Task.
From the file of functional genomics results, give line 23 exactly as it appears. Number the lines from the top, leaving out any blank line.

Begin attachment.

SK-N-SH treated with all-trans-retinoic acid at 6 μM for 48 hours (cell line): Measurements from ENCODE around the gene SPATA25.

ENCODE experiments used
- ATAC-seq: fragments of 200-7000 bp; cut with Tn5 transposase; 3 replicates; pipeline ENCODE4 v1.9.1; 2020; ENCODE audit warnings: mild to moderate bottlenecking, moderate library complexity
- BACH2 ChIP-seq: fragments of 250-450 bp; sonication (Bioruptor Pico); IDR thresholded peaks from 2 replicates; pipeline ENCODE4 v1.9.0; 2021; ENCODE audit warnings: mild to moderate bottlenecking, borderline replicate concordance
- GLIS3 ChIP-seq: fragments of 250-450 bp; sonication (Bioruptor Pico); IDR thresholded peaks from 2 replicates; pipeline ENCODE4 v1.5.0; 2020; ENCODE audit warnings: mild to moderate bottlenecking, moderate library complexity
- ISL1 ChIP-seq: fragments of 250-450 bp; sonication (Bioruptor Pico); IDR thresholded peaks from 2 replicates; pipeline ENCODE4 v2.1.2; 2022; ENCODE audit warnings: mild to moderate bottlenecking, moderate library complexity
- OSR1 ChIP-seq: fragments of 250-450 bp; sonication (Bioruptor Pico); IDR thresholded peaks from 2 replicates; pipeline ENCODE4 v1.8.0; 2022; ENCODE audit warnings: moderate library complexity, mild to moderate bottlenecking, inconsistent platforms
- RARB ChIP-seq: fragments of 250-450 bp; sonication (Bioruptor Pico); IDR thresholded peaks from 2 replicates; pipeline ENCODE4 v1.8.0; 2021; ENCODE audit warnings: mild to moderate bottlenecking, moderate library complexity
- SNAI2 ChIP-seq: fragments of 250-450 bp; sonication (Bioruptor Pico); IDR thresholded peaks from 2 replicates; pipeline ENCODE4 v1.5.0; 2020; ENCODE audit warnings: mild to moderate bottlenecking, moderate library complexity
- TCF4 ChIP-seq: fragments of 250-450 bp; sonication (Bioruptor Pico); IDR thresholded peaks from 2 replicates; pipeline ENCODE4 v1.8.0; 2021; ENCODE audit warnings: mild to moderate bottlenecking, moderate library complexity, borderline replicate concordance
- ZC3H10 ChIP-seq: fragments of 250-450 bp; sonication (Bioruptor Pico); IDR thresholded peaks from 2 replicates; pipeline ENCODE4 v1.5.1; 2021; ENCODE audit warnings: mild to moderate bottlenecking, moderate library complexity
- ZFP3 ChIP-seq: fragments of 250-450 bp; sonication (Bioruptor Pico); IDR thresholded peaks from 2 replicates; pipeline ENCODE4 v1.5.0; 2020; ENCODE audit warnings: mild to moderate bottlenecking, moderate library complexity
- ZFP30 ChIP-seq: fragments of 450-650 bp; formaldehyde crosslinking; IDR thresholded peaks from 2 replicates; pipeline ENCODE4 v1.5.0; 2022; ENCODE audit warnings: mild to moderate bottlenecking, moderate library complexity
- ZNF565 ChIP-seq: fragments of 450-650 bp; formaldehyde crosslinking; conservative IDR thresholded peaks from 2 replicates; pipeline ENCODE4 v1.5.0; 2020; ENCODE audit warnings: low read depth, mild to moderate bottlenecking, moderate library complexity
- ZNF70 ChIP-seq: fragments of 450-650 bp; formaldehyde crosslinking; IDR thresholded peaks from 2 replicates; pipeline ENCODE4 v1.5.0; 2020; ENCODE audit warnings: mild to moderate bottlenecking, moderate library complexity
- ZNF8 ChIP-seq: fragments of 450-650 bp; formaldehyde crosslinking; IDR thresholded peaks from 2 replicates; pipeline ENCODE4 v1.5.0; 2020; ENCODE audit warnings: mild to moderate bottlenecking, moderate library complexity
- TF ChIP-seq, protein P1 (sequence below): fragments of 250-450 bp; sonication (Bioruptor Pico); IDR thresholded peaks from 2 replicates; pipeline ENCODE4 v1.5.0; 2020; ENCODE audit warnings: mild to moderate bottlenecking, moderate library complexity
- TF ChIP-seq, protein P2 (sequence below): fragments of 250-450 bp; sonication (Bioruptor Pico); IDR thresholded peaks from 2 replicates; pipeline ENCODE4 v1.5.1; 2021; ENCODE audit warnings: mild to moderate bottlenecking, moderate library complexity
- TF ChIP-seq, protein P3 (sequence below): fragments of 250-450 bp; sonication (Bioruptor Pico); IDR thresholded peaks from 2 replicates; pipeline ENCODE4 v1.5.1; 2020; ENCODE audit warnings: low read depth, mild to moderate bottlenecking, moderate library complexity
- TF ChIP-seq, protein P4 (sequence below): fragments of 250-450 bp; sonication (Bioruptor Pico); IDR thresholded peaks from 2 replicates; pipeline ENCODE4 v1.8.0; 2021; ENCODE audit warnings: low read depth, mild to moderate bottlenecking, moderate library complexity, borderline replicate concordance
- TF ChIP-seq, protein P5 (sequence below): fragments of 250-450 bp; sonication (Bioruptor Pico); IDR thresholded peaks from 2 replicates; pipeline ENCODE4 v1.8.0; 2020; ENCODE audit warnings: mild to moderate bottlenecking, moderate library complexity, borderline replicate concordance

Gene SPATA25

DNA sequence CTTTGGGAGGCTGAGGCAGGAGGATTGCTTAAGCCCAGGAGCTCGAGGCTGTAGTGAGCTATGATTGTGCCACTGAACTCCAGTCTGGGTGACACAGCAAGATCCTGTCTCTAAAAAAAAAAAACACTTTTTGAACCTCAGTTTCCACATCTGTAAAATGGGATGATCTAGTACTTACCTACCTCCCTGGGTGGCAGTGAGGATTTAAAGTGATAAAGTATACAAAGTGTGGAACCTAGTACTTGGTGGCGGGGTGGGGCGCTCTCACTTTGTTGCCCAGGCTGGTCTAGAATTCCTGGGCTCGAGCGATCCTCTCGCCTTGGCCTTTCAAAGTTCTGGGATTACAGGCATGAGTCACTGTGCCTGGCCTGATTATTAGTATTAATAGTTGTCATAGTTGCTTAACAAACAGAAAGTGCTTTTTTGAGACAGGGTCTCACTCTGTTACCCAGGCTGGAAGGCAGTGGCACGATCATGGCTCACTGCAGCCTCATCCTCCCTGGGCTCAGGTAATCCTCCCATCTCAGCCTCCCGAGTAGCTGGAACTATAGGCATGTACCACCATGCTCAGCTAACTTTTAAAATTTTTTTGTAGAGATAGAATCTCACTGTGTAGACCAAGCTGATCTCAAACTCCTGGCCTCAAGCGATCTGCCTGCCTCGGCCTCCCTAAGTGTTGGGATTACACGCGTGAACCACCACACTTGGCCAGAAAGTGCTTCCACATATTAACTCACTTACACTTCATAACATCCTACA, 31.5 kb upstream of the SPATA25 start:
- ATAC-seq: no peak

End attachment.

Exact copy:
DNA sequence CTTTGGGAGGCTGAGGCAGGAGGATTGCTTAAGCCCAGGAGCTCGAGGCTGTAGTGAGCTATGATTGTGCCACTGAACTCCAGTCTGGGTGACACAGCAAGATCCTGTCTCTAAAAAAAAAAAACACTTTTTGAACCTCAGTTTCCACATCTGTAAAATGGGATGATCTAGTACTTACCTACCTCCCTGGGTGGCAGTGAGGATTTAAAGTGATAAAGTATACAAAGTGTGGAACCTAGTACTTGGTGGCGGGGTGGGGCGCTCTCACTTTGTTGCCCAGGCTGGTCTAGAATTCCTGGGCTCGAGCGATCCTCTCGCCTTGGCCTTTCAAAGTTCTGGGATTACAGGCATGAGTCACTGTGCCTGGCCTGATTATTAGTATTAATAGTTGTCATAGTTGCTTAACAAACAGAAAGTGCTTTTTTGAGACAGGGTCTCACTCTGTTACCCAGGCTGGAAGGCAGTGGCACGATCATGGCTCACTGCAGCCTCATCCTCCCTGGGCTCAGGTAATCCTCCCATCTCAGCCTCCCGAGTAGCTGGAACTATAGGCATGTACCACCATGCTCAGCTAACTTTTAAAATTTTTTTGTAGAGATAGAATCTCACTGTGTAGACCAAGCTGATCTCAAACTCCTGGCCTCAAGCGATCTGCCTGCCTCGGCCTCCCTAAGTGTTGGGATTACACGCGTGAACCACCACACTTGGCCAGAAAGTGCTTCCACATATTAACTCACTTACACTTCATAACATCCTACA, 31.5 kb upstream of the SPATA25 start: